At this juncture in my TSL career, I’ve reached an impasse. It feels as though I’ve already written (or been heavily discouraged from writing) my hottest takes.
And yet, as an opinions staff writer, I’m expected to contribute a new article every week, even when the metaphorical well has run dry.
My “hot take” of the week is simply this: Sometimes, there is absolutely power in shutting the hell up.
Expecting a writer, particularly one whose ideas are generated internally (i.e., opinions writers or columnists), to produce work at such a frequent basis, even in the absence of inspiration, perpetuates a capitalist regime that the Claremont Colleges ostensibly oppose.
Another brick in the wall, another cog in the machine … another blueprint in the “opinions-filed” channel on Slack. Productivity over creativity.
Despite the expectation that staff writers contribute new pieces weekly, I’ll admit that in the past I have shirked that responsibility, in the name of authorial integrity and not resorting to what I call “tepid takes.”
Examples include “racism is bad,” “our institutions don’t support POC/FLI students,” “Jeff Epstein didn’t kill himself” and similar takes we already agree with.
For all my readers with taste, let me put this into more concrete terms: Lana Del Rey took two years to make her most recent album, “Norman Fucking Rockwell!” While fans were no doubt anxious in the interim (myself included), the end result was nothing short of magnificent.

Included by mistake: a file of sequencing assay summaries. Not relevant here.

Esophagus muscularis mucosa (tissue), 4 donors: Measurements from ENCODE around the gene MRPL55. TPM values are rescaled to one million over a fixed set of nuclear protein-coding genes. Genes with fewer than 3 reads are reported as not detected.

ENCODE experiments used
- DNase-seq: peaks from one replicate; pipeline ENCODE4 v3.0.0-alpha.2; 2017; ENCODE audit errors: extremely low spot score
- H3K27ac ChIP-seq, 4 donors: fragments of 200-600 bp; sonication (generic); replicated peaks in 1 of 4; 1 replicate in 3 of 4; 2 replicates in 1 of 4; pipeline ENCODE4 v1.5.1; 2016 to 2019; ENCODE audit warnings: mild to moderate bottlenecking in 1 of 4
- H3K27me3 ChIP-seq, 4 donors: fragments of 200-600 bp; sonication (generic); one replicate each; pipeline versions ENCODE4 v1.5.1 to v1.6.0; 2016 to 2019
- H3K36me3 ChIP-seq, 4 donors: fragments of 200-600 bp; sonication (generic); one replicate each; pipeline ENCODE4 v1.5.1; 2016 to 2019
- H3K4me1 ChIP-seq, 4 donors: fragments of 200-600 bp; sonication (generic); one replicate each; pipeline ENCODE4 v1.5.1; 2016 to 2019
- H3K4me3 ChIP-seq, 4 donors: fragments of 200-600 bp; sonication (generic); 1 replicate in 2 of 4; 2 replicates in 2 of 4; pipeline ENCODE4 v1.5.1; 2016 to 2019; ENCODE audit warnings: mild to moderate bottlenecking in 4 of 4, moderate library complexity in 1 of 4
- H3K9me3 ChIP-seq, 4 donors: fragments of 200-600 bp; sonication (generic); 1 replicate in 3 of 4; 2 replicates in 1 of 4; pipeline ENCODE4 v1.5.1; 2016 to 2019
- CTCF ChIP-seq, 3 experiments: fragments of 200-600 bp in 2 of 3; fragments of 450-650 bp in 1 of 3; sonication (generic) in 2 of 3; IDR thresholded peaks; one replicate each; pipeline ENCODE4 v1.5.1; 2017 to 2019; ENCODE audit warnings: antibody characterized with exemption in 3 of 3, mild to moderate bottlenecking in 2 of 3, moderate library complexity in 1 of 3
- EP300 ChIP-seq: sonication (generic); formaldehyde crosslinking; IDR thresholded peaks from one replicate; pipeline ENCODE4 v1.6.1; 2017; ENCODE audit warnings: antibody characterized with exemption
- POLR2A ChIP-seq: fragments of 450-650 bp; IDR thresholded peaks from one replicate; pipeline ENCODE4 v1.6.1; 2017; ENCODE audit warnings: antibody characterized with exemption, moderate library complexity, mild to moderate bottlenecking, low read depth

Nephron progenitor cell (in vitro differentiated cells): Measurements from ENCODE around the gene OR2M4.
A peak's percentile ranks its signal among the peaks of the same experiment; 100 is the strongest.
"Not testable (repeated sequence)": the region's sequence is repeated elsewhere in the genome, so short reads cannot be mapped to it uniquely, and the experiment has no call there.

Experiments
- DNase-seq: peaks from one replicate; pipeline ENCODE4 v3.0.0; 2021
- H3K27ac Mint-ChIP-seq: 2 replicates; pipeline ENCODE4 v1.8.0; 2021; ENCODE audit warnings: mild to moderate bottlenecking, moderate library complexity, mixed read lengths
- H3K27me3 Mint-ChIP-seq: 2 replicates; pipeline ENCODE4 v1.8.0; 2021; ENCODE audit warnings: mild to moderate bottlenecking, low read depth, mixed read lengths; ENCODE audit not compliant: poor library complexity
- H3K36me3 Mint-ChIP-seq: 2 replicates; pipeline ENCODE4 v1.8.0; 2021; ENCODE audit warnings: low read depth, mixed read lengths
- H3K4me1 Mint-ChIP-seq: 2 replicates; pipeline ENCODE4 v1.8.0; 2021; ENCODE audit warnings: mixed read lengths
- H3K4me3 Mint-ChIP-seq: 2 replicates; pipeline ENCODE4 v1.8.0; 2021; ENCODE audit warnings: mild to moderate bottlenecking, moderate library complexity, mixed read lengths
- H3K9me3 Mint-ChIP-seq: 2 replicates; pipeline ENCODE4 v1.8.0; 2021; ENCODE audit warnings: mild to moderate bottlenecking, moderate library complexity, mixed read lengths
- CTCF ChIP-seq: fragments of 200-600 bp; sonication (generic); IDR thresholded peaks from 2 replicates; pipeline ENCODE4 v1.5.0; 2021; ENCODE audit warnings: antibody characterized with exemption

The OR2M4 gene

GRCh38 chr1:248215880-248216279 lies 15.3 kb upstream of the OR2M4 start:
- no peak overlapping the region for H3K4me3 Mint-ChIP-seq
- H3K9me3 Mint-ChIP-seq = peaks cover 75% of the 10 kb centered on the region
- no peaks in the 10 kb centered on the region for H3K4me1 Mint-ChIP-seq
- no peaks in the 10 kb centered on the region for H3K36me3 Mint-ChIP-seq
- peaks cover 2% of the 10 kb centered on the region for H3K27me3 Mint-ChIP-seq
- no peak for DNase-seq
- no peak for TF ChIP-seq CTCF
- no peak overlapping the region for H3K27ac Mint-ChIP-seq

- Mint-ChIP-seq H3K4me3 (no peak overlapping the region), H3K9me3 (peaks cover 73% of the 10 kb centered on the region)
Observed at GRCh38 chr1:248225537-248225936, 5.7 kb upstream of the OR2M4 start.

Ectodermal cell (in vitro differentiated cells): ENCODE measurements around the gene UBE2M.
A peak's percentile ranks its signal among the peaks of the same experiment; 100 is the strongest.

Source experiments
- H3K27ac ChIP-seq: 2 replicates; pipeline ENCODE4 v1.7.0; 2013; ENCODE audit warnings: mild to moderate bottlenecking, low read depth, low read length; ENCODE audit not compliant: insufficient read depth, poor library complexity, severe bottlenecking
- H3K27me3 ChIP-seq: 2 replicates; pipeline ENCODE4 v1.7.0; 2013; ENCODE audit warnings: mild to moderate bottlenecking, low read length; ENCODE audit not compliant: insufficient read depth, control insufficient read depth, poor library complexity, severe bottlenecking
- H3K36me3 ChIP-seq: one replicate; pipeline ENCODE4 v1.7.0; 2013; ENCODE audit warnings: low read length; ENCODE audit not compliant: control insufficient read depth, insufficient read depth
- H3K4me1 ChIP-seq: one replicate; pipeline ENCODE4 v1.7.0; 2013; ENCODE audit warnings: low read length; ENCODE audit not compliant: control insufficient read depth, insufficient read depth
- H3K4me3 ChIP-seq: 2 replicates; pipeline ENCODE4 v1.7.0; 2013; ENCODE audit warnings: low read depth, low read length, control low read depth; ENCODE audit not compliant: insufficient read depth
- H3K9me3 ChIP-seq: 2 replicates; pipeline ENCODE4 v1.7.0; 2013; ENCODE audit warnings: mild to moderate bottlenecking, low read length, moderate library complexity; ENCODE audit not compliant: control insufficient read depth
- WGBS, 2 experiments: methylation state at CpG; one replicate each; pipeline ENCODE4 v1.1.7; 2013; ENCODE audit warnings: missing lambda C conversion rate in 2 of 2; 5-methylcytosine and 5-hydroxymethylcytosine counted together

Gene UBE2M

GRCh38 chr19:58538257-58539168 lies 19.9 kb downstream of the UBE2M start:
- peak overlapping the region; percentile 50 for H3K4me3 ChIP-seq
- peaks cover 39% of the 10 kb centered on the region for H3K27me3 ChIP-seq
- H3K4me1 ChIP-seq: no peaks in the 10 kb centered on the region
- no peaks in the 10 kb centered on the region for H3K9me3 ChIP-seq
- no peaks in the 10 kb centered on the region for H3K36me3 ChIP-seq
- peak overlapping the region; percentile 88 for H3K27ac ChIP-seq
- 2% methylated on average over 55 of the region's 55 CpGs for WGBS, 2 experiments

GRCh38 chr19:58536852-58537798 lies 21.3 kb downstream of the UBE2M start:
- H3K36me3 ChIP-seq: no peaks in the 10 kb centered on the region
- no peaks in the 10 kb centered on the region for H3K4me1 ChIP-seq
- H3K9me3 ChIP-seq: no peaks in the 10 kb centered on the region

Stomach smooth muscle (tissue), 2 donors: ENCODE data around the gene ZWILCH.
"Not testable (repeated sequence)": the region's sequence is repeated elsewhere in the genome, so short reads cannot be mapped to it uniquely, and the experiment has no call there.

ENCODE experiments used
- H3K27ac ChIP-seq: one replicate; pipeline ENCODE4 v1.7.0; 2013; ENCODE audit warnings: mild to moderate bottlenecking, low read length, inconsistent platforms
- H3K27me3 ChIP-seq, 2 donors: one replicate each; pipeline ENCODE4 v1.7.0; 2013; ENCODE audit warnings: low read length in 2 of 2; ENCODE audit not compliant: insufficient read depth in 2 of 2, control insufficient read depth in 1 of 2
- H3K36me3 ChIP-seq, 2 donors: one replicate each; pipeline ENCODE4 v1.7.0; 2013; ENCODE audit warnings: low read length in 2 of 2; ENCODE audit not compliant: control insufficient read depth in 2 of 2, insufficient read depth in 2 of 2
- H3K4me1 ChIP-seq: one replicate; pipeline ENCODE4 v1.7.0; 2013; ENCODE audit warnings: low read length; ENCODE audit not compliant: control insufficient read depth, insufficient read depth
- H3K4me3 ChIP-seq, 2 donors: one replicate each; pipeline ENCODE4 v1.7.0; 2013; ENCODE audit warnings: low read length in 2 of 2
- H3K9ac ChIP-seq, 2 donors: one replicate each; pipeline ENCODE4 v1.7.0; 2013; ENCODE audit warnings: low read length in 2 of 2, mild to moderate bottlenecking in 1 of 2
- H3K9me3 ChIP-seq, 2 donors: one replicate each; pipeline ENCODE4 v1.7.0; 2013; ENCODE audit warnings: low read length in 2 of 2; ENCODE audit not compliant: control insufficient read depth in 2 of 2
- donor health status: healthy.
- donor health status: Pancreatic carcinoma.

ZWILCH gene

Now compare that to her fourth album, “Honeymoon,” one she only took a year to complete. While fans no doubt received immediate gratification, the album was objectively not as good as those that came before it and those that followed, each of which took around two years to make.
The fact that I have now resorted to writing an opinions article about why people should not be expected to produce opinions articles on demand is a testament to this principle. (Or maybe it’s meta. I’m just an English minor, I couldn’t tell you.)
As an extension of this, I feel that it often shows, in either the quality of the language or the overall tone, whether or not somebody is passionate about something they’ve written, whether or not they feel it is truly a reflection of their beliefs.
Think back to the last class you took requiring weekly Sakai posts. Inevitably, you came upon a few that were almost incomprehensible, so grandiloquent and convoluted that their true meaning was little else than “I really just do not have anything important to say, and will therefore utilize erudite vernacular irrespective of necessity.”
Opinion is the lowest form of knowledge. Most opinions, I’d say, we take for granted. My favorite color is lavender, I prefer cats to dogs and I have a borderline kinky obsession with artichokes.
And yet, you won’t find me writing an article about any of these things (well, maybe about the artichokes). The point is, most opinions are mundane and in no way deserving of disclosure.
When we over-share our opinions, we begin to be perceived in certain (usually negative) ways. If you exhaust your audience with nine tepid takes before dazzling them with a truly hot take, the impact will be lessened, and by that point your audience may not care at all.
Sometimes it would benefit us to stand back, to remain reticent until we have something of value to contribute.
And until we reach that point, I see no harm in staying silent. But, hey, that’s just my opinion.
Cameron Tipton PO ’20 is a fierce bitch. They like their tea like they like their takes: dark, steamy and generally too hot for everyone else to handle.